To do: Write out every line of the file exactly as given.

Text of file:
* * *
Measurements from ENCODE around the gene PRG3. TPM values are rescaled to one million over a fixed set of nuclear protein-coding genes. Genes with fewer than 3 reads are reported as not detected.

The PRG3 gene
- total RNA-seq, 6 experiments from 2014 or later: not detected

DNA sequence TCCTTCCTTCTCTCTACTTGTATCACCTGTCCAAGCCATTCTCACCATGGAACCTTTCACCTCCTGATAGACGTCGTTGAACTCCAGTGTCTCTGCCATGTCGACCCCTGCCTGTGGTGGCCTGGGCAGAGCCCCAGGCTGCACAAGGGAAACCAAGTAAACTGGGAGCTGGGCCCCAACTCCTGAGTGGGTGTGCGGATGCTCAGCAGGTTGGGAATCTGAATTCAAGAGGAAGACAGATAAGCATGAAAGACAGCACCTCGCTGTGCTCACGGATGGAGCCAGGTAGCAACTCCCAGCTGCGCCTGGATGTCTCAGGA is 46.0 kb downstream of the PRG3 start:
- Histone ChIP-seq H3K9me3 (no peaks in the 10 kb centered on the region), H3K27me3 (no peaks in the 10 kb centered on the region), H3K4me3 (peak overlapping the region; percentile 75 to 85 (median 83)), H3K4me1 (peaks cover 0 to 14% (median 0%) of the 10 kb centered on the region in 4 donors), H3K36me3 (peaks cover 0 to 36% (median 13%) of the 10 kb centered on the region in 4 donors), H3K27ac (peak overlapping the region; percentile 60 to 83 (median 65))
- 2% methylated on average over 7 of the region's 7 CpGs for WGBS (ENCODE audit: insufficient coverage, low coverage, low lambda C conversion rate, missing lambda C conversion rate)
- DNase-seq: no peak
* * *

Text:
Measurements from ENCODE around the gene PRG3. TPM values are rescaled to one million over a fixed set of nuclear protein-coding genes. Genes with fewer than 3 reads are reported as not detected.

The PRG3 gene
- total RNA-seq, 6 experiments from 2014 or later: not detected

DNA sequence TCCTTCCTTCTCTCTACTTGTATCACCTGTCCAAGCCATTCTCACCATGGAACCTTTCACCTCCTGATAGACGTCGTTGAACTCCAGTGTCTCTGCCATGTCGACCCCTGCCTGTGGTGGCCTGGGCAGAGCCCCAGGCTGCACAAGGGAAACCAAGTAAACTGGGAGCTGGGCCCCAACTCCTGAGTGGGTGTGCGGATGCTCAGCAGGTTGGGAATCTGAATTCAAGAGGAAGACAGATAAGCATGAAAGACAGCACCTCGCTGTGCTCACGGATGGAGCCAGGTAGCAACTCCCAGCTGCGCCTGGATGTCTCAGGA is 46.0 kb downstream of the PRG3 start:
- Histone ChIP-seq H3K9me3 (no peaks in the 10 kb centered on the region), H3K27me3 (no peaks in the 10 kb centered on the region), H3K4me3 (peak overlapping the region; percentile 75 to 85 (median 83)), H3K4me1 (peaks cover 0 to 14% (median 0%) of the 10 kb centered on the region in 4 donors), H3K36me3 (peaks cover 0 to 36% (median 13%) of the 10 kb centered on the region in 4 donors), H3K27ac (peak overlapping the region; percentile 60 to 83 (median 65))
- 2% methylated on average over 7 of the region's 7 CpGs for WGBS (ENCODE audit: insufficient coverage, low coverage, low lambda C conversion rate, missing lambda C conversion rate)
- DNase-seq: no peak